Philosophy of Science 66 (3):S250-S259 (1999)
|Abstract||In this paper I provide a metatheoretical analysis of speech perception research. I argue that the central turning point in the history of speech perception research has not been well understood. While it is widely thought to mark a decisive break with what I call "the alphabetic conception of speech," I argue that it instead marks the entrenchment of this conception of speech. In addition, I argue that the alphabetic conception of speech continues to underwrite speech perception research today and moreover that it functions as a dogma which ought to be rejected|
|Keywords||Isomorphism Perception Science Speech Bloomfield, L|
|Through your library||Configure|
Similar books and articles
Stephen Andrew Butterfill (2009). Seeing Causings and Hearing Gestures. Philosophical Quarterly 59 (236):405-428.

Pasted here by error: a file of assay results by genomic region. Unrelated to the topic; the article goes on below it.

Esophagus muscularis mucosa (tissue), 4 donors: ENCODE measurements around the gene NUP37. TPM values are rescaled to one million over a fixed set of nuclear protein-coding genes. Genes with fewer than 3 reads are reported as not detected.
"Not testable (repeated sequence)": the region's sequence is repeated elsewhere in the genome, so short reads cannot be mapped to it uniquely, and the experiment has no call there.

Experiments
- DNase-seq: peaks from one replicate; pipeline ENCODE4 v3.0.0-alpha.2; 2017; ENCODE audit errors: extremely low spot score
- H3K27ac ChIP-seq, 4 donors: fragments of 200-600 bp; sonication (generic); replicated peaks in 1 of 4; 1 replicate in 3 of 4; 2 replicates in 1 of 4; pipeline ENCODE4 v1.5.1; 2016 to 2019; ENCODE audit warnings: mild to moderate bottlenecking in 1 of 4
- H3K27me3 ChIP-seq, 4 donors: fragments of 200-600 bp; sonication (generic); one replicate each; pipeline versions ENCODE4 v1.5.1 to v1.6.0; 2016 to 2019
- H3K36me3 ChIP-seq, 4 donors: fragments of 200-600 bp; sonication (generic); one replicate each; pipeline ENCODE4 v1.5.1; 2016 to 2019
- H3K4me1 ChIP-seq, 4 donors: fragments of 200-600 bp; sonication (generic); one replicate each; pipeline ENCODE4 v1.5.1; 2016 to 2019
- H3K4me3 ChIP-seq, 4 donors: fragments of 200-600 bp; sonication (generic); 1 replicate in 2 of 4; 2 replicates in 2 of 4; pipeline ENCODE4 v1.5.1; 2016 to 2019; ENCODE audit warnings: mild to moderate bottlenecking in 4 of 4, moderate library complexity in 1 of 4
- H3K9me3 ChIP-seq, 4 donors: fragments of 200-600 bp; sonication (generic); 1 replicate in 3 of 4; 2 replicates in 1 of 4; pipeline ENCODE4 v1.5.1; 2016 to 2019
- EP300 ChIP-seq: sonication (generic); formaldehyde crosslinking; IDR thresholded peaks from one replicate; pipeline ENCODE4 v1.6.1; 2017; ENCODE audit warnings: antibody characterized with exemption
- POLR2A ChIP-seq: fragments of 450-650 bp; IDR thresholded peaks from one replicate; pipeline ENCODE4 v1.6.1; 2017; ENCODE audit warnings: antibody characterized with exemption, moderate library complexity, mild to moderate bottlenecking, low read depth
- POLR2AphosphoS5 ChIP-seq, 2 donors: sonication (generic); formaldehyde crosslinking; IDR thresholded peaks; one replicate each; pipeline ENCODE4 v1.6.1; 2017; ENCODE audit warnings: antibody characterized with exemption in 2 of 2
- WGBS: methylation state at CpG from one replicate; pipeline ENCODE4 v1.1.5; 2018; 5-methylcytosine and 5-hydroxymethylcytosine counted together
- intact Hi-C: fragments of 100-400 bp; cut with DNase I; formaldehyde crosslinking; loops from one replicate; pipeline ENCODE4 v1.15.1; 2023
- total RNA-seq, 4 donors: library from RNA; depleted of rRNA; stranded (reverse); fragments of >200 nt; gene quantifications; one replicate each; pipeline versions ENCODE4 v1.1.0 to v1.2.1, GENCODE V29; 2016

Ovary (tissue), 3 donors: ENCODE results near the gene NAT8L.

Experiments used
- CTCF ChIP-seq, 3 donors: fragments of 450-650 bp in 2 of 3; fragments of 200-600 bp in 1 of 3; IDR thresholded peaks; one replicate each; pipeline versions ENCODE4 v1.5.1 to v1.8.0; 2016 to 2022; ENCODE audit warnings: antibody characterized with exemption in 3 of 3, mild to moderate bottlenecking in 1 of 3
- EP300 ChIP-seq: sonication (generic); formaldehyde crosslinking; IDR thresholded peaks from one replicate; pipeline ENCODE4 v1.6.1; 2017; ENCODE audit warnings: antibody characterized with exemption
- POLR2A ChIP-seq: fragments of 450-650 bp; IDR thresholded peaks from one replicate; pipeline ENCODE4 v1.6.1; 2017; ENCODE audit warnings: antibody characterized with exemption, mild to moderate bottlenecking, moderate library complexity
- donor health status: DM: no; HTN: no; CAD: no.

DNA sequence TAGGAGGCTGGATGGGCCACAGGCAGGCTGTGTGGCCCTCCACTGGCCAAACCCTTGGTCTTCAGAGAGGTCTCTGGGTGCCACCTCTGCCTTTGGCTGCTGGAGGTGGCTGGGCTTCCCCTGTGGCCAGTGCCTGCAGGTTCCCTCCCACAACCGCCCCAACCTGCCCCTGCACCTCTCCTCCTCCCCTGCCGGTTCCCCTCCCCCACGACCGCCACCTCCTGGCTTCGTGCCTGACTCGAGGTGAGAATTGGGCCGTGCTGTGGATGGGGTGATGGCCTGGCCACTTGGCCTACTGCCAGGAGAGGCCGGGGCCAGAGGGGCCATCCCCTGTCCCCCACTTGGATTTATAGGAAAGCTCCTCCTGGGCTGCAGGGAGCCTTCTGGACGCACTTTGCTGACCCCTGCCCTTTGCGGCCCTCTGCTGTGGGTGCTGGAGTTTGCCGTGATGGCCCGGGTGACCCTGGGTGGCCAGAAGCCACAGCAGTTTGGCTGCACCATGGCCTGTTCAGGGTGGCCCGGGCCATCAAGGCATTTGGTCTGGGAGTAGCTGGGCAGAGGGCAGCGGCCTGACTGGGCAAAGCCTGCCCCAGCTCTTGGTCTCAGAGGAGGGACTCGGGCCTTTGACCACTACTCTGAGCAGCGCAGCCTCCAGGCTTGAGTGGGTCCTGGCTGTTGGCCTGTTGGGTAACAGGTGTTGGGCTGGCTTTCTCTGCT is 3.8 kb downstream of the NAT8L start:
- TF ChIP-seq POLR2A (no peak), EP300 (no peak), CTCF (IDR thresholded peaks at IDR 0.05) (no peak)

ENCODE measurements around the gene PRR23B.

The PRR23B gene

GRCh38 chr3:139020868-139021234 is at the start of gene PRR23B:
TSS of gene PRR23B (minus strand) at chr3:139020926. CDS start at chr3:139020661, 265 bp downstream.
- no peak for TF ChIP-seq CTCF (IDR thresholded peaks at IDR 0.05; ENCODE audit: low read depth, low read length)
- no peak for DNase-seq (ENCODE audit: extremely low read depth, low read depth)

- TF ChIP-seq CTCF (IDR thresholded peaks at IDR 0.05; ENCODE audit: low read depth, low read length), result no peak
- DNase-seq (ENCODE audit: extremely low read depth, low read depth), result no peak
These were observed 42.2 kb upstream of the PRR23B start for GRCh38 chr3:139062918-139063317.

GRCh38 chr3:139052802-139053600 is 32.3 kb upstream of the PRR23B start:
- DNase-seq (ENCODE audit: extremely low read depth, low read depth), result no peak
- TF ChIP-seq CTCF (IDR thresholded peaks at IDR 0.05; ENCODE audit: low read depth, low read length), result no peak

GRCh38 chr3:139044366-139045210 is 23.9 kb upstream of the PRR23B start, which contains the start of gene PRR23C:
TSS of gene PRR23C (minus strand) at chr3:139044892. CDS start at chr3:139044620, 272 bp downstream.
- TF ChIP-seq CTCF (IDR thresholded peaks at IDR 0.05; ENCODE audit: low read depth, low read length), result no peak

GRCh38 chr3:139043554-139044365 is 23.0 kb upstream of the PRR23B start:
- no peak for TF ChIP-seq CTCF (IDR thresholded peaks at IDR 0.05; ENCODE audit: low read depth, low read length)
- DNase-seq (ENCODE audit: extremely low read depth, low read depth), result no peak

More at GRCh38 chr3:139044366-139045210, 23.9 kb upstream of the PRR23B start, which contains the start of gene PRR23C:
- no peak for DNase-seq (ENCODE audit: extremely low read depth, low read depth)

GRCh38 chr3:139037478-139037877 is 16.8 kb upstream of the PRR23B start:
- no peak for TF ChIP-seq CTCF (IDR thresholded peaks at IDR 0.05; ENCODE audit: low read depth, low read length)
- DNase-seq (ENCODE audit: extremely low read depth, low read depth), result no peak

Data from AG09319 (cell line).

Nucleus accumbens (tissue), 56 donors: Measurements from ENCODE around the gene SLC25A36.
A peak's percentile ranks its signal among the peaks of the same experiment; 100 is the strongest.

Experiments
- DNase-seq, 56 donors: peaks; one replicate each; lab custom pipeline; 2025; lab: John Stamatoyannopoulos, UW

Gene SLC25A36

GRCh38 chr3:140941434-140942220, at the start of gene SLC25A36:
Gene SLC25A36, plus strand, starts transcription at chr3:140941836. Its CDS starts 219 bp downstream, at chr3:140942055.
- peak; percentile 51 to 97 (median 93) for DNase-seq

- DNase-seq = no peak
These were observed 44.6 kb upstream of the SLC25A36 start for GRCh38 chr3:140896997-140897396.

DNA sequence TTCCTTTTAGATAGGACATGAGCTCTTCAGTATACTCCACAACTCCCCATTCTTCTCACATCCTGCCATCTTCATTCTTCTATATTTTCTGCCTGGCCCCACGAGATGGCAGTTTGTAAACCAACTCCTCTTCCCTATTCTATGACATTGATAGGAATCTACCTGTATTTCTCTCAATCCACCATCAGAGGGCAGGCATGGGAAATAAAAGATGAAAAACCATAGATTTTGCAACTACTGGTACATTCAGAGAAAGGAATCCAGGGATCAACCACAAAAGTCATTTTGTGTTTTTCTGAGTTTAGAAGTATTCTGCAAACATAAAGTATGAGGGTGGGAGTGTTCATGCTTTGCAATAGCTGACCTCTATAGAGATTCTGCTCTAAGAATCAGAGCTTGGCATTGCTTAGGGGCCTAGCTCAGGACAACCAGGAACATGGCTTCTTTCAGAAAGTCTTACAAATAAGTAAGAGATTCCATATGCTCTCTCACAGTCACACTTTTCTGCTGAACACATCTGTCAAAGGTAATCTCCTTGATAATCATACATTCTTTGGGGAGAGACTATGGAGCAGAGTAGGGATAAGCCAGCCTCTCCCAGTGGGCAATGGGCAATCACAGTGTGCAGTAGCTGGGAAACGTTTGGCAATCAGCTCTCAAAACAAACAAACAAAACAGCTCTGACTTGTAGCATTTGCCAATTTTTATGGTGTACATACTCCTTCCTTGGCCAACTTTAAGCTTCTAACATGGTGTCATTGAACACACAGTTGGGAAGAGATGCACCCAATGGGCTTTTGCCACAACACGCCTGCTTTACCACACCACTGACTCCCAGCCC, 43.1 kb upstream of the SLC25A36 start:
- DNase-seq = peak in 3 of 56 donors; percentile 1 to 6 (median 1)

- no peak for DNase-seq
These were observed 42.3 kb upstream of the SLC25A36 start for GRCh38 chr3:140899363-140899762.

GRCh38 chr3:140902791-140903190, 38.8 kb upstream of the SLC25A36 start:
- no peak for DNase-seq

Bob McMurray & David Gow (2005). It's Not How Many Dimensions You Have, It's What You Do with Them: Evidence From Speech Perception. Behavioral and Brain Sciences 28 (1):31-31.
Jagmeet S. Kanwal (1998). Charting Speech with Bats Without Requiring Maps. Behavioral and Brain Sciences 21 (2):272-273.
Howard C. Nusbaum, Jeremy I. Skipper & Steven L. Small (2001). A Sensory-Attentional Account of Speech Perception. Behavioral and Brain Sciences 24 (5):995-996.
Irene Appelbaum (1998). Fodor, Modularity, and Speech Perception. Philosophical Psychology 11 (3):317-330.
Irene Appelbaum (1998). Analytic Isomorphism and Speech Perception. Behavioral and Brain Sciences 21 (6):748-749.
Dominic W. Massaro (1998). Integrating Cues in Speech Perception. Behavioral and Brain Sciences 21 (2):275-275.
Jörgen Pind (1998). Merits of a Gibsonian Approach to Speech Perception. Behavioral and Brain Sciences 21 (2):279-280.
David Braddon-Mitchell & Caroline West (2004). What is Free Speech? Journal of Political Philosophy 12 (4):437-460.
Added to index2009-01-28
Total downloads33 ( #36,510 of 549,014 )
Recent downloads (6 months)1 ( #63,261 of 549,014 )
How can I increase my downloads?